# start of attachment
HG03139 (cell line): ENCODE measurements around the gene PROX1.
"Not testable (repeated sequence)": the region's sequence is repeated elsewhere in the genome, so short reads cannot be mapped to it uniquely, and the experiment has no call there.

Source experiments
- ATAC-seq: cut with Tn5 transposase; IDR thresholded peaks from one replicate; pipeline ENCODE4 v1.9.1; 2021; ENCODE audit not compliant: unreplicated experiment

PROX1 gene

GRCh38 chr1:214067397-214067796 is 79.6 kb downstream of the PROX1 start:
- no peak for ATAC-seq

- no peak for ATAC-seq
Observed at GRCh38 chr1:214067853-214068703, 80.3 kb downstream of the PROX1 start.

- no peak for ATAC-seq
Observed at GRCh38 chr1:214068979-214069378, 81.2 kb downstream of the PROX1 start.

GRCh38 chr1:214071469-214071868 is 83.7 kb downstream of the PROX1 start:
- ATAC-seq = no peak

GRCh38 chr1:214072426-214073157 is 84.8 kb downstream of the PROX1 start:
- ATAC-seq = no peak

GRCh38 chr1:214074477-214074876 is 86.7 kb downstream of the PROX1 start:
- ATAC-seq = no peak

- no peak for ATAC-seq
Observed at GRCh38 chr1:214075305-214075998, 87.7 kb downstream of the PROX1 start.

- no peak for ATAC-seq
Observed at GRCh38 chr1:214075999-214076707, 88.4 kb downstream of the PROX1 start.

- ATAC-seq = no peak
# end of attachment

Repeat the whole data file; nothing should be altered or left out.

HG03139 (cell line): ENCODE measurements around the gene PROX1.
"Not testable (repeated sequence)": the region's sequence is repeated elsewhere in the genome, so short reads cannot be mapped to it uniquely, and the experiment has no call there.

Source experiments
- ATAC-seq: cut with Tn5 transposase; IDR thresholded peaks from one replicate; pipeline ENCODE4 v1.9.1; 2021; ENCODE audit not compliant: unreplicated experiment

PROX1 gene

GRCh38 chr1:214067397-214067796 is 79.6 kb downstream of the PROX1 start:
- no peak for ATAC-seq

- no peak for ATAC-seq
Observed at GRCh38 chr1:214067853-214068703, 80.3 kb downstream of the PROX1 start.

- no peak for ATAC-seq
Observed at GRCh38 chr1:214068979-214069378, 81.2 kb downstream of the PROX1 start.

GRCh38 chr1:214071469-214071868 is 83.7 kb downstream of the PROX1 start:
- ATAC-seq = no peak

GRCh38 chr1:214072426-214073157 is 84.8 kb downstream of the PROX1 start:
- ATAC-seq = no peak

GRCh38 chr1:214074477-214074876 is 86.7 kb downstream of the PROX1 start:
- ATAC-seq = no peak

- no peak for ATAC-seq
Observed at GRCh38 chr1:214075305-214075998, 87.7 kb downstream of the PROX1 start.

- no peak for ATAC-seq
Observed at GRCh38 chr1:214075999-214076707, 88.4 kb downstream of the PROX1 start.

- ATAC-seq = no peak